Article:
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The LCC at work in the field, and field offices

North Atlantic LCC Coordinator Andrew Milliken shares how LCC tools supported conservation practitioners in the field this summer.

In many workplaces, the arrival of summer signals an unofficial slow down. There are still deadlines to honor and meetings to attend, but the pace eases, and offices tend to be noticeably quiet on Friday afternoons. 

But in the world of conservation, summer is crunch time. Birds are nesting, vegetation is growing, and the mild weather and extra daylight make it possible to clock long hours working in places that are not quite as hospitable in winter: salt marshes, barrier beaches, headwater streams, to name a few.

The field season is labor intensive, logistically complicated, and critically important to gather information about fish, wildlife, and ecosystems that can advance our understanding of how to protect them in the face of increasing threats from land-use pressures and climate change.

It is the practical needs of conservation professionals in the field, from shorebird biologists to restoration ecologists, that direct the science supported by the North Atlantic Landscape Conservation Cooperative. This summer, the results have been visible at sites across the region, where partners have been putting these resources to use on the ground: 

  • Shorebird biologists from North Carolina to Maine used the U.S. Geological Survey’s iPlover application to collect data on the federally listed bird. The information is being used to develop predictive models of plover habitat use that feed into models that will predict changes to plover habitat from sea-level rise and storms.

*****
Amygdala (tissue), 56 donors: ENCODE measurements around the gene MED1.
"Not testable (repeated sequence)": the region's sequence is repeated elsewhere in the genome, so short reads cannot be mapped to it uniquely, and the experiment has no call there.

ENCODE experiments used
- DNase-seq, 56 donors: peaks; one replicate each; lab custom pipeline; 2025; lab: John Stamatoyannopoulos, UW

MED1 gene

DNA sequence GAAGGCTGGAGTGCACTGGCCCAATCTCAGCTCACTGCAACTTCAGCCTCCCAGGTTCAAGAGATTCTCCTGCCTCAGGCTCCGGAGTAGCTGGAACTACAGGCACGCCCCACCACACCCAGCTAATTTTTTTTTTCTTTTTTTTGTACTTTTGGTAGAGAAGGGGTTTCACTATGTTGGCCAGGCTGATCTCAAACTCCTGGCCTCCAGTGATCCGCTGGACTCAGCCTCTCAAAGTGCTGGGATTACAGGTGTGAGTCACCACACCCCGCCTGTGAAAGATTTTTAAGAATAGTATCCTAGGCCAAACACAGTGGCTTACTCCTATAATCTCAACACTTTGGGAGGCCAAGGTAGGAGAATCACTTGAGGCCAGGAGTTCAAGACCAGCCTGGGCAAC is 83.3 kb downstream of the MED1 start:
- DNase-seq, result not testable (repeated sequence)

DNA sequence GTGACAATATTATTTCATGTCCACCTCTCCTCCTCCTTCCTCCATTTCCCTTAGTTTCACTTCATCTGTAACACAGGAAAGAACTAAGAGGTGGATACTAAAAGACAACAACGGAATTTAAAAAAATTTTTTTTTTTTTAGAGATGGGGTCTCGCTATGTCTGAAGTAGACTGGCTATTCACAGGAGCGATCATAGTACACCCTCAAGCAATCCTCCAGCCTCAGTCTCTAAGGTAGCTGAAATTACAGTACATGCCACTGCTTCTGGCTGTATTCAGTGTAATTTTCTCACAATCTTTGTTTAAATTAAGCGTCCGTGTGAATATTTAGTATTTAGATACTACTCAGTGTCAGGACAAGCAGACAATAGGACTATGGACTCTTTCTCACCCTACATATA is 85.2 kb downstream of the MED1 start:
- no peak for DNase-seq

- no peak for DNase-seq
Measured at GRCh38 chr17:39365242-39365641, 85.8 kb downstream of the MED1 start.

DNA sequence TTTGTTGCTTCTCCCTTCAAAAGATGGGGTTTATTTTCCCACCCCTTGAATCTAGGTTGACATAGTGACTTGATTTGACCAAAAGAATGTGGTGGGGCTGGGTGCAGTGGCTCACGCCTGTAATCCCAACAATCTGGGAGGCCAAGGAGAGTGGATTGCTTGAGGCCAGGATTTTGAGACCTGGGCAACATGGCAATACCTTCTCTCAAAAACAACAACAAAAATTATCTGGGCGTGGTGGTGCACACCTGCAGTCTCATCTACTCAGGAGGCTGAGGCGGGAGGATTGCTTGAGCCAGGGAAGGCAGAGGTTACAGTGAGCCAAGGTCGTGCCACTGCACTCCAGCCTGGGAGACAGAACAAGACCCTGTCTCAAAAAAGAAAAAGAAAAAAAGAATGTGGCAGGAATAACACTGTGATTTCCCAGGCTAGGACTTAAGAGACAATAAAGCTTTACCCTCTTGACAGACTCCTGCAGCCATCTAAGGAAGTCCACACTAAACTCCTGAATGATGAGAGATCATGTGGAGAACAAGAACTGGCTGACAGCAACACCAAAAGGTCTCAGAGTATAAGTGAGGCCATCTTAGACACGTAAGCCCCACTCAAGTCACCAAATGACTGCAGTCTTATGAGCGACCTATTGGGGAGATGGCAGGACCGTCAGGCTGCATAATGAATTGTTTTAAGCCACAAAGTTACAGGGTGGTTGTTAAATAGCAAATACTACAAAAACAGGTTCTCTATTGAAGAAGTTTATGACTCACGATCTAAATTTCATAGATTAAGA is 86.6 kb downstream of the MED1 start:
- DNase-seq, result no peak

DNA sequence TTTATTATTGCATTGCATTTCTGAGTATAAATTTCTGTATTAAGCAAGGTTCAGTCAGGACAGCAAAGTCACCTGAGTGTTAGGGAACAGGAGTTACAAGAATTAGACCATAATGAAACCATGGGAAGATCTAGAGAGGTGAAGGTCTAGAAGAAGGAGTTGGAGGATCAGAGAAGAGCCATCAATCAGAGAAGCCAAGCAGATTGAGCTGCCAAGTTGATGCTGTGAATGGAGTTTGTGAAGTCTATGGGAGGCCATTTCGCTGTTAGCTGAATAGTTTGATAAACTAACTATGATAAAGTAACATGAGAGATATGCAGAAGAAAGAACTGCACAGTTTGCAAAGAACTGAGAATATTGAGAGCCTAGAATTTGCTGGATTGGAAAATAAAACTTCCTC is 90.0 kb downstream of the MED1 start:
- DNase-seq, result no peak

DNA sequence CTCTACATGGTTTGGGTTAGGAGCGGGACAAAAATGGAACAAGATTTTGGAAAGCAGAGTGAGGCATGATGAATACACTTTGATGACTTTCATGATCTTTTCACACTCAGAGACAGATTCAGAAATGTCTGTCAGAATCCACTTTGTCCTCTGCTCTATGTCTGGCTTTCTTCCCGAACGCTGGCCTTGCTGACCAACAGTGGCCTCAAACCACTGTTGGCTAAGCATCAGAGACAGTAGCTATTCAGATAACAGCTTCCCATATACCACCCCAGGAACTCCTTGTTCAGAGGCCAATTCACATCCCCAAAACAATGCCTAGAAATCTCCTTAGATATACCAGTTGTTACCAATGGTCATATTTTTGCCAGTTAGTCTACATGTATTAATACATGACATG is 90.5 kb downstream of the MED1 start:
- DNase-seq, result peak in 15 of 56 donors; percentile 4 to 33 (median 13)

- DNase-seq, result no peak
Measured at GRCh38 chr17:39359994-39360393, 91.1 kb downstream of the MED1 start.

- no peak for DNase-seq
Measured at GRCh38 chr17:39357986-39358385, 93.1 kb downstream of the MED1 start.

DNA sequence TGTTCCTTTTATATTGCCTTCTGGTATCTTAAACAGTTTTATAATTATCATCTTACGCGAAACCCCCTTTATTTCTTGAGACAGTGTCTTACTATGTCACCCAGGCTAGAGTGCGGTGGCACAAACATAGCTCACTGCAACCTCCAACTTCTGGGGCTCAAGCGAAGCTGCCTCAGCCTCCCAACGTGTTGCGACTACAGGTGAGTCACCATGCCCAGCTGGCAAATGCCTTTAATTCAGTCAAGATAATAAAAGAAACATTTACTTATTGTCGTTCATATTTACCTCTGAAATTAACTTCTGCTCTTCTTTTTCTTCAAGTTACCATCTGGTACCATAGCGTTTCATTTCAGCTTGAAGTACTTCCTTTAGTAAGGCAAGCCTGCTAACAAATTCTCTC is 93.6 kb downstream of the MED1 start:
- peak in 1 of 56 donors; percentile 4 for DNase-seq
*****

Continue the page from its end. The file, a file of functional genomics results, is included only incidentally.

• Field technicians for the Saltmarsh Habitat & Avian Research Program visited 1,500 sampling locations along the entire mid-Atlantic coastline to estimate bird abundance and plant community composition in an effort to assess and address risks to salt marsh species and evaluate the effectiveness of marsh restoration.
  • Participants in the North Atlantic Aquatic Connectivity Collaborative received training and conducted assessments of road-stream crossings throughout the Northeast to improve fish and wildlife passage and increase flood resilience for human safety.
  • LCC staff and partners collected data on suspended sediment concentrations, turbidity, and vegetation biomass at the Edwin B. Forsythe and John H. Chafee National Wildlife Refuges for a Marsh Equilibrium Model to understand how a tidal marsh communities will respond to sea-level rise.


All of these efforts are supported in part by the North Atlantic LCC in response to needs identified by partners across the region for information to help address growing threats to natural resources. While researchers have been out in the field this summer, LCC staff have been on the road meeting with these partners. In visits with state wildlife agencies in Massachusetts, Vermont, and Virginia, and the Fish and Wildlife Service Field Offices in New Jersey and the Chesapeake Bay region, we have been spreading the word about all of the products that are available now or in development to help their staffs get the job done and learning what is needed to make them even more useful. 

Collecting the data is just the first step. When the season is over, field technicians will put away their equipment, but the information they gather will be put to work to refine models, direct future efforts, and help diverse resource managers make more informed conservation decisions in the context of change, whether they are working in the field or at a desk.

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